SUPPORT for mental health and homelessness in Fremantle received a boost this week with the promotion of federal Labor MP Melissa Parke to parliamentary secretary.
Fremantle’s federal member since 2007, she says mental health is a critical and challenging area of health policy, “and I’m keenly aware of how it is related to issues like homelessness and insecurity of housing”.
Sworn in on Monday, her role involves supporting mental health, ageing and housing minister Mark Butler.
“I was glad to make the case for the establishment of a headspace centre in Fremantle as a key part of the government’s historic $2.2 billion mental health funding and reform package,” Ms Parke told the Herald. “And I know there is more work to be done.
“I will certainly be taking the input insights, and encouragement that I have received from my Fremantle constituents into the work I undertake as a parliamentary secretary.”
The promotion earns Ms Parke a couple of extra staff who can work full time on portfolio matters.
Headspace centres such as that on High Street are focused on youth mental health care and advice. They do not provide beds or residential care.
“There are currently 30 operational headspace centres, with a further 10 announced,” Ms Parke says. “The government has allocated $342 million over five years to establish up to 90 headspace centres by 2014-2015.”
Former WA health minister and mental health council of Australia chair Keith Wilson says the spate of Alma Street suicides is a symptom of a failing system.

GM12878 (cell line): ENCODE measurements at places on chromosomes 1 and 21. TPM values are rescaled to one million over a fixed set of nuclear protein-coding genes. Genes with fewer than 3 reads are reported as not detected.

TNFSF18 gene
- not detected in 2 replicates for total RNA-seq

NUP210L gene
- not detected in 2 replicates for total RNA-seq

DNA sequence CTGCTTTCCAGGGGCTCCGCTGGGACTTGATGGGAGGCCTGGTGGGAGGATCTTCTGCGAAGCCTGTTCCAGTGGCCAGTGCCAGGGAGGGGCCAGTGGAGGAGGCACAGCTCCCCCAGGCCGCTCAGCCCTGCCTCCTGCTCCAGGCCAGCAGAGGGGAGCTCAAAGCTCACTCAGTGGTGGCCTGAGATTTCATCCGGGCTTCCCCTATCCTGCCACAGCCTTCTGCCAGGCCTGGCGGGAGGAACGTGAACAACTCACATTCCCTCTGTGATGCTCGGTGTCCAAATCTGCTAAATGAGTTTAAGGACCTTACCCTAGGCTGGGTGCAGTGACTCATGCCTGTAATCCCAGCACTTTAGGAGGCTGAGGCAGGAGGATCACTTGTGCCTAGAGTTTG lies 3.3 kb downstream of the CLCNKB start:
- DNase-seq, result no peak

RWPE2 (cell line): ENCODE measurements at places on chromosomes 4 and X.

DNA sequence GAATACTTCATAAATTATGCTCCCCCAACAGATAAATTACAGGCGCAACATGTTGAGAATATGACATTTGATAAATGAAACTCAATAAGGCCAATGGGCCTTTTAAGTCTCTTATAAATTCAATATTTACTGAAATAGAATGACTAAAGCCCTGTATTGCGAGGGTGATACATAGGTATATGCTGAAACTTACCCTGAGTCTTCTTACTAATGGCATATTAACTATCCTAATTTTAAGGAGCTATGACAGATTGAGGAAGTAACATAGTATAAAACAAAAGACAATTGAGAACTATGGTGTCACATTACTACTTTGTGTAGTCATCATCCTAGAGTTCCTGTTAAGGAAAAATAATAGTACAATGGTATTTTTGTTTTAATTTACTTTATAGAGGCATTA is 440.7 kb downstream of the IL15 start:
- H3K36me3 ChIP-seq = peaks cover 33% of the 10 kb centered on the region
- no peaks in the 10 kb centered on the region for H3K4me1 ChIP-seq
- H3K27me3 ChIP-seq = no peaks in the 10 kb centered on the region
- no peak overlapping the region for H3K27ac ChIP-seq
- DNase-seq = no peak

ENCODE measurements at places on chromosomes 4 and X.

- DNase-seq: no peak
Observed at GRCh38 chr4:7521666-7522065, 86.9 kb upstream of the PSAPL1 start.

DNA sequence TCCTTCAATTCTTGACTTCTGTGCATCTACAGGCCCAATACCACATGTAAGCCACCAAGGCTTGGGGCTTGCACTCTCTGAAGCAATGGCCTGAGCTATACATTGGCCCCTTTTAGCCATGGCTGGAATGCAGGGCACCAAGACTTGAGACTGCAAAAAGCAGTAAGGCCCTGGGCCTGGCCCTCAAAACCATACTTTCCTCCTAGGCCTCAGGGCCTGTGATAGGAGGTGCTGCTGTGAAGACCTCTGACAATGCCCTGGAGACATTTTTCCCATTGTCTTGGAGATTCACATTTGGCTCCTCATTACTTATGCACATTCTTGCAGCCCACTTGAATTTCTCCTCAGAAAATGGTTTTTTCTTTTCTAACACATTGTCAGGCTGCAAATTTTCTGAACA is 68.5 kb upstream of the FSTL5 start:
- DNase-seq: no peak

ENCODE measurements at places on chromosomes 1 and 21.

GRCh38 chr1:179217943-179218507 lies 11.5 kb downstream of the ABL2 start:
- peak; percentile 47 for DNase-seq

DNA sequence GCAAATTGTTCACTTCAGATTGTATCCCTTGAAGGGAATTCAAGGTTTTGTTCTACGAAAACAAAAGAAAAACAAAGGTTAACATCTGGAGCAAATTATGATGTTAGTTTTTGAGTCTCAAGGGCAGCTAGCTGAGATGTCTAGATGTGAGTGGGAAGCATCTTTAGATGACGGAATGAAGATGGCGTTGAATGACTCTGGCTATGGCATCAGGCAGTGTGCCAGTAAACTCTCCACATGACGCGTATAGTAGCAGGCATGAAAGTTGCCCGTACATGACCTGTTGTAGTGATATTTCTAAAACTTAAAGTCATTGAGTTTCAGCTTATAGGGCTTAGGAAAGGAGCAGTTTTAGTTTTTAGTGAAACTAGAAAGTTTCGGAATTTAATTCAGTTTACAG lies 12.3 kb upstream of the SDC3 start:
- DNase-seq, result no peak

Running as an independent candidate for an upper house seat in the south metropolitan region, he proposes the establishment of specialist clinics detached from hospital emergency departments.
Such clinics could be funded by selling off land on existing hospital sites such as at Alma Street and the state’s biggest mental health inpatient facility in Graylands in Mt Claremont.
“These centres should be run under a new mental health system by a department with its own director-general,” he told the Herald. “We need more mental health beds.”
A new University of Sydney study of 2000-plus teenagers accessing headspace reveals one in 10 with a mental illness drinks, smokes or uses cannabis. Researchers found the youngest group (12 to 17 years) is twice as likely to report weekly alcohol use compared to 12 to 17-year-olds in the general population. Similarly, daily nicotine use is at least twice as high as the general population.
“From a physical health perspective, there is an urgent need to establish an early intervention agenda for these individuals who are at high risk of premature death or physical health morbidity from a range of medical conditions,” the authors note in the latest edition of the online medical journal BMJ Open.
“From a mental health perspective, there is a need to better understand the early stages of substance misuse in young people with emerging mental disorders.”
by CARMELO AMALFI